Yup, I did. Have you listened with a stethoscope? Fans turning on and engine speed dropping suggests the air conditioning is running as it will when the heater is in defrost mode. You could be hearing a whistle as the refrigerant flows through the expansion valve or the receiver drier. There are mufflers in the lines that are supposed to quiet whistles and the pulses of pressure from the compressor. On most cars, the compressor cycles on and off to build high side pressure and to save fuel mileage. Even after the compressor turns off, refrigerant will continue to flow as determined by the temperature sensing bulb in the dash. The flow can turn on and off independent of the compressor. If this is what is happening, the noise will stop shortly after switching to the heater instead of the defroster. You might be able to feel the vibration too if you grab the high side AC hose.
You can also remove the belts and run the engne for short periods of time. If the noise still occurs, you can eliminate the power steeing pump and hoses and the alternator. Neither of those should cycle on and off like you described though.
If the AC hose seems to be the source of the noise, look for signs of a missing two-piece cast iron weight that was strapped around it, or loose or missing anchors. Most hoses are attached to the body sheet metal before they pass through the firewall.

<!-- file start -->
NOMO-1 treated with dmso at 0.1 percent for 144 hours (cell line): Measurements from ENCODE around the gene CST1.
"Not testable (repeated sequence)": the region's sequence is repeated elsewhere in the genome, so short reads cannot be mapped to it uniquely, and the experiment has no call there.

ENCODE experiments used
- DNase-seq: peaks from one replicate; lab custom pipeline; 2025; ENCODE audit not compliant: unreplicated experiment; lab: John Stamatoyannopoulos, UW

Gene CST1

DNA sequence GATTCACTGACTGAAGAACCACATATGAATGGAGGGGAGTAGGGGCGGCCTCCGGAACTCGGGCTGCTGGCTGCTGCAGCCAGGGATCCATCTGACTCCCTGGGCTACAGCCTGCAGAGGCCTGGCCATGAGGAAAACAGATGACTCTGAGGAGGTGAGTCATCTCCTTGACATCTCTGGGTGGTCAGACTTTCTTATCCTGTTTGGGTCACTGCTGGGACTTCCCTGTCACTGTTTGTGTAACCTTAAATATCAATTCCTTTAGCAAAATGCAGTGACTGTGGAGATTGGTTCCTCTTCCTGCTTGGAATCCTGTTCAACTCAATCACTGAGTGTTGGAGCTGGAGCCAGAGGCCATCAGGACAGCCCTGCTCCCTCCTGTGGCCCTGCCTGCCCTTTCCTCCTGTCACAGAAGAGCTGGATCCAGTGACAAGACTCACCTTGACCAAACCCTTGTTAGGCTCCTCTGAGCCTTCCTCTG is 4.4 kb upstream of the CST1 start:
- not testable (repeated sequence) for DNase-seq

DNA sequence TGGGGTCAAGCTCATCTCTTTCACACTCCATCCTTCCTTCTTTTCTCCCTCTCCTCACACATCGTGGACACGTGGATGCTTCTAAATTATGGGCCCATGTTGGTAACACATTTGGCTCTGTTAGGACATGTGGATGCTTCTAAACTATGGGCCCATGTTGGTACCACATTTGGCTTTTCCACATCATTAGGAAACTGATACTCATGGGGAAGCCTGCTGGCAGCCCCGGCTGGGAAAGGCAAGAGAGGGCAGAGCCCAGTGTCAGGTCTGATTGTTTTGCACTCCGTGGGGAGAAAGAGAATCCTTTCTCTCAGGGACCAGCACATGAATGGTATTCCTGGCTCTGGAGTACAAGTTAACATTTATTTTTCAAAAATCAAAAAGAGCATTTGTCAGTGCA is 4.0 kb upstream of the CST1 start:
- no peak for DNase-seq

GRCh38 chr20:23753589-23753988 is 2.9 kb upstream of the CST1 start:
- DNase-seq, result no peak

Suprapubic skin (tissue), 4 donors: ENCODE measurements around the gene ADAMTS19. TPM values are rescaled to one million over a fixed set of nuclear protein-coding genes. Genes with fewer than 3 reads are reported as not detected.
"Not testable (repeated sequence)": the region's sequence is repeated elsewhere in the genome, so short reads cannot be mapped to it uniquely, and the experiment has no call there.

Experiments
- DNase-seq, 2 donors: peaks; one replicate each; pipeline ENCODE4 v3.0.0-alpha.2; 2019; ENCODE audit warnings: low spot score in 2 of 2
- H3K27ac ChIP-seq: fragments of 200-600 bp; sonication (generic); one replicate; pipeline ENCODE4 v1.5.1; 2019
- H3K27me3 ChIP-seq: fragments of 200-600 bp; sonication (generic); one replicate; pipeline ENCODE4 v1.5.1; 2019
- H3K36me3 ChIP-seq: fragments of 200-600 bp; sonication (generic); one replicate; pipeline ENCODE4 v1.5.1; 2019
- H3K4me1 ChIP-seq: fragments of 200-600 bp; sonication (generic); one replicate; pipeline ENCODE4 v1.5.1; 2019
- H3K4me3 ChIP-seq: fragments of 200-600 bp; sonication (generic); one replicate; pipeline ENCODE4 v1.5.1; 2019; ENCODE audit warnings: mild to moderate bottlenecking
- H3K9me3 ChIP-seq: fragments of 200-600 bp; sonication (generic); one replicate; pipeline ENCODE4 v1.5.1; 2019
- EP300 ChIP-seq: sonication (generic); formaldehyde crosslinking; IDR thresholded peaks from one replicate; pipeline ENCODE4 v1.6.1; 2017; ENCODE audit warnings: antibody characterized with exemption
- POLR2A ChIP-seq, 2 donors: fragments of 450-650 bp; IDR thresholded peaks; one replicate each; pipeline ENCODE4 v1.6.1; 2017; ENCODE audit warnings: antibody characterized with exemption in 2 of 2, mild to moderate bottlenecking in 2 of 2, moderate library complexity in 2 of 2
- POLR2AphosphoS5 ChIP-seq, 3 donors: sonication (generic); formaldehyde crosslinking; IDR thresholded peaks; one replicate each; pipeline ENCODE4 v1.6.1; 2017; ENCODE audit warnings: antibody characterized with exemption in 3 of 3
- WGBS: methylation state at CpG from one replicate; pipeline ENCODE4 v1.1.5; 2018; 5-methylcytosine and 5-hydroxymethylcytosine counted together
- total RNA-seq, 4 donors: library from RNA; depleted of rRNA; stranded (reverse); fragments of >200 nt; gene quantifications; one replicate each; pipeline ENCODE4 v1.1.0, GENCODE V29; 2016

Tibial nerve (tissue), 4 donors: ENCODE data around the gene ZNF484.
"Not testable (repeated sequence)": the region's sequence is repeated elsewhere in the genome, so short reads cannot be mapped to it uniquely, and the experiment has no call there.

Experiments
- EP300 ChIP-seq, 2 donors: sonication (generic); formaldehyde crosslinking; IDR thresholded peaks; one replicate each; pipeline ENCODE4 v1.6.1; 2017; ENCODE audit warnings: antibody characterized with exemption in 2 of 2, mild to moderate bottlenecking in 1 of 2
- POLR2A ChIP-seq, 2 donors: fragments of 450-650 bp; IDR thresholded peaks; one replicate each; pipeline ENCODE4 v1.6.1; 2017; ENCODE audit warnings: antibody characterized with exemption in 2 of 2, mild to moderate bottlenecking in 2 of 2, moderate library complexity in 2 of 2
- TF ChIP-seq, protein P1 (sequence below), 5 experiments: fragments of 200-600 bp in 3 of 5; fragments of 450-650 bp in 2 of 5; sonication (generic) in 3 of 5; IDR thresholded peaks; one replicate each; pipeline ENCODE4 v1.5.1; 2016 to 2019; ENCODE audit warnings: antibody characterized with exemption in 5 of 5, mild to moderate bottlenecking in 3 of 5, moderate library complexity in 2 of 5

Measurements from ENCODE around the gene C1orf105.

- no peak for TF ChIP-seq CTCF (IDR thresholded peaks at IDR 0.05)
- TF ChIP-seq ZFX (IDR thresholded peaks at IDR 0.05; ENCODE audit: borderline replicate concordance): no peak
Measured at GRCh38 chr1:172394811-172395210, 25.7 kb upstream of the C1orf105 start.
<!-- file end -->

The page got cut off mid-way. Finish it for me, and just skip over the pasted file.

You might also look for an emissions system purge hose coming from the charcoal canister. A solenoid opens to draw out stored fuel fumes to be burned in the engine, but to my knowledge they do not turn on except at highway speed.
Since we're looking for something unusual, listen with the stethoscope around the water pump too. A rubber lip seal can cause a squealing noise although it is more common for axle seals to do so. Perhaps it's related to the amount of pressure in the cooling system. The pressure will go down after the fan turns on and coolant temperature goes down. Proof of that could be found by running the engine with the radiator cap loosened one notch.
You can buy a stethoscope at the auto parts stores for around 10 bucks. They are real effective in helping to find these types of noises. Also consider a squealing camshaft seal, crankshaft seal, and timing belt idler pulley bearings although you would think they would make a noise constantly.
Monday, March 29th, 2010 AT 5:35 PM